The Master of Arts in Organizational Leadership with a Higher Education concentration (MLU) degree is designed for students looking to elevate their careers in college and university institutions.
Students will master the foundations of leadership, diversity, strategic planning, ethics, finance, legislation and governance within Higher Education faculties and populations.
Students will also be positioned to advocate for positive social change within their institutions as administrators—overseeing student services, academics and faculty research. Higher Ed administrators manage the areas of admissions, student life and registrar's office.
Claremont Lincoln's master's degree programs all have the distinct advantage of being 100% online, providing the flexibility to determine how and when coursework is performed. CLU master's degree programs can be completed in as little as 13 months. In addition, the Admissions process has been streamlined for convenience. Neither a GRE or GMAT score is required to apply or be admitted.
The Higher Education concentration is taken along with courses from The Claremont Core®. These courses teach the engagement skills necessary to implement the theories and ideas of higher education.
Leadership in action is designed to support the exploration of leadership through self-reflection and assessment, including creating a personal mission statement and developing a leadership philosophy. Students will review a variety of leadership assessments, theories, and strategies on power dynamics, decision making, ethically addressing toxic leadership, conflict resolution, communication, and cultural awareness. Students will explore practical and experiential leadership styles and consider consequences of choices in the role of leading others. In addition, students will review and apply research strategies to develop knowledge and skills preparing for the capstone project. The course topics center around developing key leadership and action research skills to understand influencers in the social change process.
Educational leaders are able to affect change with strategies that support diverse student populations to meet the economic, social, developmental, and academic needs of students today and in the future. This course will introduce learners to frameworks and theories that guide the work of student affairs, review the importance of research, assessment, and evaluation in student affairs, learn the historical and foundational concepts of the student affairs profession, summarize the leadership environments for student affairs and the various organizational structures of student services, and evaluate how to transform student service organizations to better meet the needs of a diverse student population. By blending practical and theoretical perspectives with the goal of enhancing vision, this course will prepare students to create inclusive environments that promote collaboration and enhance the learning experience for all.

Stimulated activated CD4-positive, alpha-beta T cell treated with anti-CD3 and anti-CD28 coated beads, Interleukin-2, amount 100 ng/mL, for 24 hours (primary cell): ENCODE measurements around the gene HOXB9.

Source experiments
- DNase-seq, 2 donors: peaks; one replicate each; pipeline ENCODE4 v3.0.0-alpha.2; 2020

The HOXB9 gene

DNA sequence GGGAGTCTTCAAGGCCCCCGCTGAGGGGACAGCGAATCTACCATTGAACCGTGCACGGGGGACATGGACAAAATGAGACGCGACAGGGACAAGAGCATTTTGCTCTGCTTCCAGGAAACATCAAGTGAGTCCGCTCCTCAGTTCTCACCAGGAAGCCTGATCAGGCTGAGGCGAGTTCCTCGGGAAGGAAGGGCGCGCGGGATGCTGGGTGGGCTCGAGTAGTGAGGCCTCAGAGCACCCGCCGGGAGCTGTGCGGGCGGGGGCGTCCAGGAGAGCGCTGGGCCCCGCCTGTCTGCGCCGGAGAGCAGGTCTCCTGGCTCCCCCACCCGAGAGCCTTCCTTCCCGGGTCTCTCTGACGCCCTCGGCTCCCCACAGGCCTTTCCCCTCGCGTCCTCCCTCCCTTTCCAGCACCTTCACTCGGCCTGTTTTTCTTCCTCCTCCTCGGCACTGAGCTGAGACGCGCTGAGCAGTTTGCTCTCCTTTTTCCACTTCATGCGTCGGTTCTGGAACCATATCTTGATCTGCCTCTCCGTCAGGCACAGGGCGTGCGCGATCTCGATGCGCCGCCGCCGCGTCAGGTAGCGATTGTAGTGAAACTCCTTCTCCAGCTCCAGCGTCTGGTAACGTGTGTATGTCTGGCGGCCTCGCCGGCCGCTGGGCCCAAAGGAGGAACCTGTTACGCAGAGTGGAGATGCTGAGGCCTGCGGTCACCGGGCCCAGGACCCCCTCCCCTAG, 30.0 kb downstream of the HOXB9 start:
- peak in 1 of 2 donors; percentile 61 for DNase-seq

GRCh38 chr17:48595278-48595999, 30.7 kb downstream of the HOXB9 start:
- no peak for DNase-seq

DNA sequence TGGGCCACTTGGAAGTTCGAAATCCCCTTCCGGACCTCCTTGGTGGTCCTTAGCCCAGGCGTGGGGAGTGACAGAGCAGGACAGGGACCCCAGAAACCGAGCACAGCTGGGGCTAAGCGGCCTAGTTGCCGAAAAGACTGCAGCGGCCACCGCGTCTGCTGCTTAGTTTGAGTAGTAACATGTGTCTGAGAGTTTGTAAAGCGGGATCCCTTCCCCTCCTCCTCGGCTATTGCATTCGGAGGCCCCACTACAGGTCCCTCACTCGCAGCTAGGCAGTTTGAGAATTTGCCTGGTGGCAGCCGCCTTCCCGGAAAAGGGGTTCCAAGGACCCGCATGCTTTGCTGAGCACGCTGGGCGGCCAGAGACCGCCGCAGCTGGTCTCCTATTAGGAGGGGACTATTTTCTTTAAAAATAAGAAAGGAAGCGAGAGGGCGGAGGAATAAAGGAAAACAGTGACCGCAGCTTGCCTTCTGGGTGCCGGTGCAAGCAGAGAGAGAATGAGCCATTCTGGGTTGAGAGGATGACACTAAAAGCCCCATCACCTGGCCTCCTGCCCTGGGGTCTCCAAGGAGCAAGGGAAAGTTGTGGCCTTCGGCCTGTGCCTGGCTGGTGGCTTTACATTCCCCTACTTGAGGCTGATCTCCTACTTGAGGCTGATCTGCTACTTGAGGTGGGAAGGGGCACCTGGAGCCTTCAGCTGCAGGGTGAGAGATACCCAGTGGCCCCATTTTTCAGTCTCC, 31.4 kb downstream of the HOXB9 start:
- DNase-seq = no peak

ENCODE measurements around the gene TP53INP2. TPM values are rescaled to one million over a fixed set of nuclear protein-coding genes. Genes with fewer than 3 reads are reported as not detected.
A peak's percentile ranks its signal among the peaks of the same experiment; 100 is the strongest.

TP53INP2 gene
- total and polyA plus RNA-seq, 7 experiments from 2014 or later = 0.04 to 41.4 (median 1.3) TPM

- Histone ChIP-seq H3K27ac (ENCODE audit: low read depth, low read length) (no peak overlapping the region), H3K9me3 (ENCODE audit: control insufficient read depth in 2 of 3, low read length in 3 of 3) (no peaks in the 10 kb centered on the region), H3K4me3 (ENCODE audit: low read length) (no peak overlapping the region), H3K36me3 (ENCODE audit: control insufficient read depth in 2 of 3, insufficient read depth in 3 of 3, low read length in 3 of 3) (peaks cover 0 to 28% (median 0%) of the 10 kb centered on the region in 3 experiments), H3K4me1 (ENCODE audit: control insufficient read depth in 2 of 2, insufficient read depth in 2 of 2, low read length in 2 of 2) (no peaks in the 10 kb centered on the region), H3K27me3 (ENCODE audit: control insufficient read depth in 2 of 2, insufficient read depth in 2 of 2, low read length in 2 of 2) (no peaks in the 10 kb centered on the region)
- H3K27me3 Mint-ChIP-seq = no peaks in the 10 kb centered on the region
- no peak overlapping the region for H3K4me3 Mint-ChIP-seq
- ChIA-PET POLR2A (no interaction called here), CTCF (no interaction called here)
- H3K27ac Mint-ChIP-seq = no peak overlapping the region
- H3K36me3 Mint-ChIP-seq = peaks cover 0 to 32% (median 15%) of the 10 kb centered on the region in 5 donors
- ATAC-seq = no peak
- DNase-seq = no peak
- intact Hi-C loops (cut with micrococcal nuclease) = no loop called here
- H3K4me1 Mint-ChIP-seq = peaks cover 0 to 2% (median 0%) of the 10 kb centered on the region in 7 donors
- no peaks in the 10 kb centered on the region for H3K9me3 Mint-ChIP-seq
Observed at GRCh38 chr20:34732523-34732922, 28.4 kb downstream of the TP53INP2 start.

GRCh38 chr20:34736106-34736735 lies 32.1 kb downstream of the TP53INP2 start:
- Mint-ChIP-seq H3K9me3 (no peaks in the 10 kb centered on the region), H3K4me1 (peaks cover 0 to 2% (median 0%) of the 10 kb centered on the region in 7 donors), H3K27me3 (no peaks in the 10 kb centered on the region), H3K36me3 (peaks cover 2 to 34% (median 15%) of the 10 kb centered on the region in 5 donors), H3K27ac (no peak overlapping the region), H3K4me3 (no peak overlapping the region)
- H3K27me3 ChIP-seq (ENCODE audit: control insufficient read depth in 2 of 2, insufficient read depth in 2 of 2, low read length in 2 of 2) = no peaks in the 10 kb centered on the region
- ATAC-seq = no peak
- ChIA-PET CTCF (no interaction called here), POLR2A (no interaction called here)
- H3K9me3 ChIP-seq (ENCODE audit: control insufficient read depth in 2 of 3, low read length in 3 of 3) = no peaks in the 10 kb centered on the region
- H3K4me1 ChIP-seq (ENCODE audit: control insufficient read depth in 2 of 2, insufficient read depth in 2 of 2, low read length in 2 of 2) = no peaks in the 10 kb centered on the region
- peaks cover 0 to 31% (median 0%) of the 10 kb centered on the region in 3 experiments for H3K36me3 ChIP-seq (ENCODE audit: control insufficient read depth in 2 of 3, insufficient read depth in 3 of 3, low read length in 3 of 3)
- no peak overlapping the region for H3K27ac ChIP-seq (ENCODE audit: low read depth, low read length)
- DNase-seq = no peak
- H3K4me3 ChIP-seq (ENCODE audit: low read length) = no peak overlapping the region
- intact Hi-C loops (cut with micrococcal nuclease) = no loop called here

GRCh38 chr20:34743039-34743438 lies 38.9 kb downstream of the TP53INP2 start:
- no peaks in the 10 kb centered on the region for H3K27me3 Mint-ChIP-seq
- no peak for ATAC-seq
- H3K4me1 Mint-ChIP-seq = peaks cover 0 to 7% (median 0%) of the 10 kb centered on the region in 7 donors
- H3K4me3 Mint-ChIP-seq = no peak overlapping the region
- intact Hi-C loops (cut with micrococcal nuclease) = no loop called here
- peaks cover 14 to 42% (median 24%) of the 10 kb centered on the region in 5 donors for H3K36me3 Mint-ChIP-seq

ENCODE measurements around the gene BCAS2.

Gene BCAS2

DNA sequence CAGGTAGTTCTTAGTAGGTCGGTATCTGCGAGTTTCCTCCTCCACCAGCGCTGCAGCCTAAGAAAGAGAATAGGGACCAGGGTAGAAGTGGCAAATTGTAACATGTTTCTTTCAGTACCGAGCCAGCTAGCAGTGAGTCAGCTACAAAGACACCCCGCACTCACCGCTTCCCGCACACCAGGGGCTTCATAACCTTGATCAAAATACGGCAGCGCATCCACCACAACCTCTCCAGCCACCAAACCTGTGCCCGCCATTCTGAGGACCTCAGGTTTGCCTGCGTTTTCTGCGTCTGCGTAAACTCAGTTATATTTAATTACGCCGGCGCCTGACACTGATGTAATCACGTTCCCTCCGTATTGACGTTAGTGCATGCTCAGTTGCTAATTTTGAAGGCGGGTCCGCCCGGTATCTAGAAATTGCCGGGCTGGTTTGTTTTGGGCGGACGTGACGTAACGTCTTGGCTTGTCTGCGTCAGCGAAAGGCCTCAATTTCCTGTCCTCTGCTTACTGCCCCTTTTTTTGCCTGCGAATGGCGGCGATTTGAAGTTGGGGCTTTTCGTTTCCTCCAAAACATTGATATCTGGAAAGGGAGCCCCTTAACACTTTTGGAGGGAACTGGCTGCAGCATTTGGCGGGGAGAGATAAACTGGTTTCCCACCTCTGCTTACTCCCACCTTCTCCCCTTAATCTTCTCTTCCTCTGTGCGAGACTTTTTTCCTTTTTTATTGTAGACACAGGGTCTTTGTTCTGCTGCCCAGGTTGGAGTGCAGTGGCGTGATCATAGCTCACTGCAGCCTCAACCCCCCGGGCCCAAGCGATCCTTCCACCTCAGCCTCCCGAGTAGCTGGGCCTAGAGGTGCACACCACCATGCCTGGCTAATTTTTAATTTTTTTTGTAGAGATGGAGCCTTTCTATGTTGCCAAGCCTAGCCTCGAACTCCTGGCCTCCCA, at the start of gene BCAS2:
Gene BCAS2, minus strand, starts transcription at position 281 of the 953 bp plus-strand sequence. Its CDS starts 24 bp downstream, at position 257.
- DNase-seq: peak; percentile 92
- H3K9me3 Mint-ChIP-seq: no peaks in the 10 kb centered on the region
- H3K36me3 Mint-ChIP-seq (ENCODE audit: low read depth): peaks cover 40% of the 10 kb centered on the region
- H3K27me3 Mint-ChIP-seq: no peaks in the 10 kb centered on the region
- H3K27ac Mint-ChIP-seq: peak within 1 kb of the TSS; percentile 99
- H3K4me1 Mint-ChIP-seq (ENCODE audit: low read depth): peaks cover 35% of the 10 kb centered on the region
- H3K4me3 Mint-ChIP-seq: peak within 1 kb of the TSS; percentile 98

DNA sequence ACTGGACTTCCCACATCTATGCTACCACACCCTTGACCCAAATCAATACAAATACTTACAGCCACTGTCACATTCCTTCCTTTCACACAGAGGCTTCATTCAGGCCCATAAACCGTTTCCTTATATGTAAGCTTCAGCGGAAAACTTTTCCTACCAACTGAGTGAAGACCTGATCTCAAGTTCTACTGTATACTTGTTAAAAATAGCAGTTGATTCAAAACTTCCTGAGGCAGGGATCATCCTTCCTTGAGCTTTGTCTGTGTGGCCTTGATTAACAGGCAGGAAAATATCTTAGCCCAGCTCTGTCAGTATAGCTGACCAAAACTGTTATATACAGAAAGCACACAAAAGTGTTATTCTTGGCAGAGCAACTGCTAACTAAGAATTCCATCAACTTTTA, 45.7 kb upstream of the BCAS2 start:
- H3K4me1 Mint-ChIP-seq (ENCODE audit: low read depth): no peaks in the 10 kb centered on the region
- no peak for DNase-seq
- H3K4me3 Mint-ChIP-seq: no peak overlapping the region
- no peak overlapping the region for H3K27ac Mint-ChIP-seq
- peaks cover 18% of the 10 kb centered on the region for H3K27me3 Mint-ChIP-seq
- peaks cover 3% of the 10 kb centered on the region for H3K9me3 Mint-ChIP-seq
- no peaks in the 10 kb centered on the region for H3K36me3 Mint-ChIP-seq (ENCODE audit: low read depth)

Visionary educational leaders are inspired by what an institution can become. Through the use of strategic planning, they guide members of the educational community through times of uncertainty, transition, and success. This class provides students with an overview of the theories of educational leadership which can translate into effective curriculum development, faculty onboarding, faculty development, classroom management, program assessment, and strategic planning. By the end of the course, students will be able to apply strategies for effective assessment to promote an inclusive educational climate and effective change management.
In this course students will develop strategies to engage in and navigate through legal and ethical issues by exploring topics in the diverse and changing landscape of higher education. Course content includes the ability to identify legal versus ethical issues, articulate contemporary understandings of diversity, exclusion/ inclusion, bias, and multiple influences that exist in the higher education system. Students will identify major themes related to governance, research, employment, faculty, and students in a way that leverages informed and effective higher education leadership.